Our Faithfulness to the Past: The Ethics and Politics of Memory

ISBN : 9780199376933

Sue Campbell; Christine M. Koggel; Rockney Jacobsen
248 ページ
162 x 239 mm
Studies in Feminist Philosophy Series

This volume brings together essays - three of them previously unpublished - on the epistemology, ethics, and politics of memory by the late feminist philosopher Sue Campbell. The essays in Part I diagnose contemporary skepticism about personal memory, and develop an account of good remembering that is better suited to contemporary (reconstructive) theories of memory. Campbell argues that being faithful to the past requires both accuracy and integrity, and is both an epistemic and an ethical achievement. The essays in Part II focus on the activities and practices through which we explore and negotiate the shared significance of our different recollections of the past, and the importance of sharing memory for constituting our identities. Views about self, identity, relation, and responsibility (all influenced by traditions in feminist philosophy) are examined through the lens of Campbell's relational conception of memory. She argues that remaining faithful to our past sometimes requires us to re-negotiate the boundaries between ourselves and the collectives to which we belong. In Part III, Campbell uses her relational theory of memory to address the challenges of sharing memory and renewing selves in contexts that are fractured by moral and political difference, especially those arising from a history of injustice and oppression. She engages in detail Canada's Indian Residential Schools Truth and Reconciliation Commission, where survivor memories have the potential to illuminate the significance of the past for a shared future. The study of memory brings together philosophers, psychologists, historians, anthropologists, legal theorists, and political theorists and activists. Sue Campbell demonstrates a singular ability to put these many different areas of scholarship and activism into fruitful conversation with each other while also adding an original and powerful voice to the discussion.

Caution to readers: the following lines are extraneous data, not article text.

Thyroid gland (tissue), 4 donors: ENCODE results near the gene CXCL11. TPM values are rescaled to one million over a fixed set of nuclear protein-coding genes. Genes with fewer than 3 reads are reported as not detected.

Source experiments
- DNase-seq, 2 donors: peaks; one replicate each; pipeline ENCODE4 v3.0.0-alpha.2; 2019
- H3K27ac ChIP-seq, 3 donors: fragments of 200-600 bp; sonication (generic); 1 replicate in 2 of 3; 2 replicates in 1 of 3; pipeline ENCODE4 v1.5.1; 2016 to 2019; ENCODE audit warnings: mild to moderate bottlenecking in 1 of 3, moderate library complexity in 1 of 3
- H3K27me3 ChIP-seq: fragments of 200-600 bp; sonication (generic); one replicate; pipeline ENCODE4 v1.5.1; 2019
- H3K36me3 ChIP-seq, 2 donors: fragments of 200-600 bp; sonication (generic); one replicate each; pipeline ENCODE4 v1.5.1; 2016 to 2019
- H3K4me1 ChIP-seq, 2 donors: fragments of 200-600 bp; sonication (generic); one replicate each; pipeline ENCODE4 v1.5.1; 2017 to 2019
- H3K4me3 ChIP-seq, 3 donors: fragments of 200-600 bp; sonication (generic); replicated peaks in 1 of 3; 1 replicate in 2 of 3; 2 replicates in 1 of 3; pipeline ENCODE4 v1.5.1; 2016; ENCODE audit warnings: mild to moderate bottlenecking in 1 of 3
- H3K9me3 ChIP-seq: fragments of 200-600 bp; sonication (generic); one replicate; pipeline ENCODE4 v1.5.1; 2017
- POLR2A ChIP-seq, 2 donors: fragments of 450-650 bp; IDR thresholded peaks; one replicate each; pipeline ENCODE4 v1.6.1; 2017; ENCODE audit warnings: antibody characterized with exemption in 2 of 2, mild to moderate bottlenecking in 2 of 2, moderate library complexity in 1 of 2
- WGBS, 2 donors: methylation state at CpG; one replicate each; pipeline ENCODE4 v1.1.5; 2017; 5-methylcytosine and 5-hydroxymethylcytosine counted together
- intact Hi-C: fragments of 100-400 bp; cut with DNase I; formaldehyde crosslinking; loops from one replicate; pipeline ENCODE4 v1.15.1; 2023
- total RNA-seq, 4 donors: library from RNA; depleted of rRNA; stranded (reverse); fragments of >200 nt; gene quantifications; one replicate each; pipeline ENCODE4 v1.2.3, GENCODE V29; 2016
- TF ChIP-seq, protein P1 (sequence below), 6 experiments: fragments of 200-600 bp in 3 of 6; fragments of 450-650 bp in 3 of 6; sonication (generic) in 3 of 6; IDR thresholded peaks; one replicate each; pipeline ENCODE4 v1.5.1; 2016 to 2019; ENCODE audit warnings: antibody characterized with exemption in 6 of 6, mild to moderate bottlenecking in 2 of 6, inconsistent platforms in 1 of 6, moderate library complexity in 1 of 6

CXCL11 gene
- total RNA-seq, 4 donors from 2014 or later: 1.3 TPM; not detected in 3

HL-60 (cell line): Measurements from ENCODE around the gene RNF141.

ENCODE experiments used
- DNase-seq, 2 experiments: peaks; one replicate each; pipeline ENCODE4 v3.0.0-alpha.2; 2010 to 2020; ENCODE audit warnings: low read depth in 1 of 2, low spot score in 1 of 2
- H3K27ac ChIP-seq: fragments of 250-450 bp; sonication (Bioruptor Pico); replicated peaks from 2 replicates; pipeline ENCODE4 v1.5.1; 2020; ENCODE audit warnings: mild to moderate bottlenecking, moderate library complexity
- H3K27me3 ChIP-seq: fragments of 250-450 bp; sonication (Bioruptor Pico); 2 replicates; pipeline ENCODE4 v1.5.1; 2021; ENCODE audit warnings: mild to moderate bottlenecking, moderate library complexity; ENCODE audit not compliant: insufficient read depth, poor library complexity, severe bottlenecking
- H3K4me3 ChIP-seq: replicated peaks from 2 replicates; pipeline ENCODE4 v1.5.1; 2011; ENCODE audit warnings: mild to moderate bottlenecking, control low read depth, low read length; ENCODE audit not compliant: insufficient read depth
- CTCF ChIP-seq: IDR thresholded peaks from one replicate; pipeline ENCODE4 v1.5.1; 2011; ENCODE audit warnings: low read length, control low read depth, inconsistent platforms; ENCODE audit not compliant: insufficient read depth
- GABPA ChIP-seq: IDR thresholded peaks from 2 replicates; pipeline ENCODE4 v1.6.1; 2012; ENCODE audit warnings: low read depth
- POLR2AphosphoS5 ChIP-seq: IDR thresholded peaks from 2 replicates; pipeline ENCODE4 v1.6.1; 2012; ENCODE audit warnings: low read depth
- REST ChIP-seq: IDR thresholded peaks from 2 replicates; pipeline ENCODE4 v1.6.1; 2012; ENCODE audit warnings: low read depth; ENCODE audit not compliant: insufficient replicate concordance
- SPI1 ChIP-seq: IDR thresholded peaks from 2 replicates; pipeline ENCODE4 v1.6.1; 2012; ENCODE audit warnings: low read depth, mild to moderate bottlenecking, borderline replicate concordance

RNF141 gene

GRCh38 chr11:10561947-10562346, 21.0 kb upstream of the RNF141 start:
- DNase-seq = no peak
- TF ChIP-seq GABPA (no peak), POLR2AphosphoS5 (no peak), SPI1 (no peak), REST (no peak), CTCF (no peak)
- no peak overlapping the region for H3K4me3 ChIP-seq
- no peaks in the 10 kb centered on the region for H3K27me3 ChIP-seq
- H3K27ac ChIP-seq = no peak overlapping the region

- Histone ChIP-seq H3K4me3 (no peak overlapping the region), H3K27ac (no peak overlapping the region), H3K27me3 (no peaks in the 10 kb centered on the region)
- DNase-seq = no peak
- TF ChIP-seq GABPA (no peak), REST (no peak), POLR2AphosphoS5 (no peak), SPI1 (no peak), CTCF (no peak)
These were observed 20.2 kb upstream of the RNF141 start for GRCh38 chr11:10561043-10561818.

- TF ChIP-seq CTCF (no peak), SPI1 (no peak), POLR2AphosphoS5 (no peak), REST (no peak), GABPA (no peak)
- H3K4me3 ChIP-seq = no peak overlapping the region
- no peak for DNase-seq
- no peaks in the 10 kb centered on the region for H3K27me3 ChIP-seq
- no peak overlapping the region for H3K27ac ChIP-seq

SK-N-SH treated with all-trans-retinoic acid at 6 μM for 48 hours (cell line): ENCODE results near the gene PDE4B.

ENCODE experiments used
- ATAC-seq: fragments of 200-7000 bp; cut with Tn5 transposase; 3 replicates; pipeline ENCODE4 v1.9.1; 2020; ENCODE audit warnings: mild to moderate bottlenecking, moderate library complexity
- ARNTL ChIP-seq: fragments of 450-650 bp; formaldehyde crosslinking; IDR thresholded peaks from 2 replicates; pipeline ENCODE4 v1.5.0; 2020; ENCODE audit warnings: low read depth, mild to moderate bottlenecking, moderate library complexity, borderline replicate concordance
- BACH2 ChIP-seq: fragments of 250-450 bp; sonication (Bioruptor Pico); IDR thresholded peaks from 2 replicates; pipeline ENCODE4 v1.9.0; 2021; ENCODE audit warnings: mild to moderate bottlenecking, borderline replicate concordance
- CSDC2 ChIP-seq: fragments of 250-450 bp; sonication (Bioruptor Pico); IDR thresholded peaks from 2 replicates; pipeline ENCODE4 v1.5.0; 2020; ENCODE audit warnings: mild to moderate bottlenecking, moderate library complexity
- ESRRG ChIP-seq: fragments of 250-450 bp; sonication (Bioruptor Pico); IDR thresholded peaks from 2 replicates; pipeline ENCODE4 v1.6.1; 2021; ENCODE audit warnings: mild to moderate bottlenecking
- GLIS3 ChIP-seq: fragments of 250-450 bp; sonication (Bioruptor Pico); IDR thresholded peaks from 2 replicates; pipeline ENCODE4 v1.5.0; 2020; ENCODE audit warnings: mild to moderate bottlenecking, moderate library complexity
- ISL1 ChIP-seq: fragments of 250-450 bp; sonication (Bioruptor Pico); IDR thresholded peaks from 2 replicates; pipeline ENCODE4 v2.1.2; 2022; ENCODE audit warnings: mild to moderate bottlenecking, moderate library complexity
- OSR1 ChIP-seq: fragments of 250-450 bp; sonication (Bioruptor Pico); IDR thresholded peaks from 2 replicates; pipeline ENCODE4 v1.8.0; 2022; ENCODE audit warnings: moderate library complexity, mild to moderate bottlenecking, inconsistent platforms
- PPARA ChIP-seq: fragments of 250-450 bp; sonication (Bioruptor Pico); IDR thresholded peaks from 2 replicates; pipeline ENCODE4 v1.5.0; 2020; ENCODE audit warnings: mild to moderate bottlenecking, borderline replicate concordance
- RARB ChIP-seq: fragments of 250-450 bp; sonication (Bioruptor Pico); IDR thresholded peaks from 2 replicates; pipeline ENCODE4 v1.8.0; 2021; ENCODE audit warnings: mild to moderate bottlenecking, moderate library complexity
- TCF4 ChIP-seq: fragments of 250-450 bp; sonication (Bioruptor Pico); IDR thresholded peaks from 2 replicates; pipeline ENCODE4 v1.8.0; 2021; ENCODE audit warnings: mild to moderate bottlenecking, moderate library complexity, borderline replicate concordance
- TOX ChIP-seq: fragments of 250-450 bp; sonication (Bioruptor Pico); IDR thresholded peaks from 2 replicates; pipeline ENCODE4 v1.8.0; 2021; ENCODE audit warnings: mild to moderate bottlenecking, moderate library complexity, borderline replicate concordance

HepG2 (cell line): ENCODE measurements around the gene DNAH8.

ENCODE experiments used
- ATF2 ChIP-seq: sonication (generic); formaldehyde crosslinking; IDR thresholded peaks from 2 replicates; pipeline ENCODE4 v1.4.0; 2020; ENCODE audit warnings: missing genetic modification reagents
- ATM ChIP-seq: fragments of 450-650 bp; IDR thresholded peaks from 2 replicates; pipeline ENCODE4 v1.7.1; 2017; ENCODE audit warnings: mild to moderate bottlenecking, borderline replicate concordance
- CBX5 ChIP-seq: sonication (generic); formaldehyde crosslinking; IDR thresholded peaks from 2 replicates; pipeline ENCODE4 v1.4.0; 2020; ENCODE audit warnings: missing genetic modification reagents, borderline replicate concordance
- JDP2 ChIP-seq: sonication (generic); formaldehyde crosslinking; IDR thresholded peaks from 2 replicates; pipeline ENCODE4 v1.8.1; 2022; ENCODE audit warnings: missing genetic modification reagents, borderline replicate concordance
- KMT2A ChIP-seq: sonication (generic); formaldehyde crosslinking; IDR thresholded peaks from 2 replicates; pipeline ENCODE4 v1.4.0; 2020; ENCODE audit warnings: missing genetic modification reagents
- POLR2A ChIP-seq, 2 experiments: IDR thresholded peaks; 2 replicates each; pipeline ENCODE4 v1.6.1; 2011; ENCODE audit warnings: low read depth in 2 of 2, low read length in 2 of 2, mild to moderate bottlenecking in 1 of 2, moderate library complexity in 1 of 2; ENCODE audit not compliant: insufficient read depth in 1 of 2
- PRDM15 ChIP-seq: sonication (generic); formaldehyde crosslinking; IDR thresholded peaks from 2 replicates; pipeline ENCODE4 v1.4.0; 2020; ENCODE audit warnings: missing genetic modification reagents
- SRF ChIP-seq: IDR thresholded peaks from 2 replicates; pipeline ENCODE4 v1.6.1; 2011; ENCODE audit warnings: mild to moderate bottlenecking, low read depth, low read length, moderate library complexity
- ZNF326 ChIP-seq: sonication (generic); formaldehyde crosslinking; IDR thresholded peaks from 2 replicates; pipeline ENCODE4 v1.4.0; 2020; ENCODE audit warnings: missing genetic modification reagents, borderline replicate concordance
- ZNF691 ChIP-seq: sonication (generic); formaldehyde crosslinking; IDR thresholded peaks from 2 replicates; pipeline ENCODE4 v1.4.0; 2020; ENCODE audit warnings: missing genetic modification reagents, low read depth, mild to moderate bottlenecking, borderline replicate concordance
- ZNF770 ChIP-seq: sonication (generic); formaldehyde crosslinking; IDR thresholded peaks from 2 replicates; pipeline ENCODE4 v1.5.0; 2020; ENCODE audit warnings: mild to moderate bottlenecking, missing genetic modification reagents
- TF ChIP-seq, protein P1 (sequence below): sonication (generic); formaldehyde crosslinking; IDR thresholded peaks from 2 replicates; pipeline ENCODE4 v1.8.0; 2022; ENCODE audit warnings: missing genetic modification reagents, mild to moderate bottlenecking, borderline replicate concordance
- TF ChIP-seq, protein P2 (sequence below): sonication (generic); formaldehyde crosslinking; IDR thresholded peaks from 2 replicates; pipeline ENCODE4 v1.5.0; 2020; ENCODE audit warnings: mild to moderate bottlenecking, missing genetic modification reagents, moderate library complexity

Editors' Introduction
Note on Sources
Author's Introduction: The Second Voice: A Manifesto
Part I. Our Faithfulness to the Past
Chapter 1: Models of Minds and Memory Activities
Chapter 2: Our Faithfulness to the Past: Reconstructing Memory Values
Chapter 3: Memory, Truth, and the Search for Integrity
Part II. Memory, Diversity and Solidarity
Chapter 4: Inside the Frame of the Past: Memory, Diversity, and Solidarity
Chapter 5: Memory, Reparation, and Relation: Starting in the Right Places
Chapter 6: Remembering Who We Are: Responsibility and Resistant Identification
Part III. Remembering for the Future
Chapter 7: Remembering for the Future: Memory as a Lens on the Indian Residential Schools Truth and Reconciliation Commission
Chapter 8: Challenges to Memory in Political Contexts: Recognizing Disrespectful Challenge


Canadian philosopher Sue Campbell (1956-2011) did important and influential work in moral and political psychology and in feminist theory. Her interest was in the diverse ways we express emotion and memory and in the political contexts that affect our possibilities for self-expression. Her second book Relational Remembering: Rethinking the Memory Wars (2003) won the North American Society for Social Philosophy 2003 Book Prize, and is essential reading for anyone theorizing about memory and its reliability. In 2014, Hypatia, the foremost journal of feminist philosophy, will publish a cluster of new essays on Campbell's work. ; Christine M. Koggel is Professor of Philosophy at Carleton University and the former Harvey Wexler Professor of Philosophy and Department Chair at Bryn Mawr College. Her numerous books and essays are in moral theory, practical ethics, social and political theory, and feminism.; Rockney Jacobsen is Associate Professor and former Chair of Philosophy at Wilfrid Laurier University. He has published essays in the philosophy of language and mind, Wittgenstein, the philosophy of sexuality, and in theoretical and applied ethics.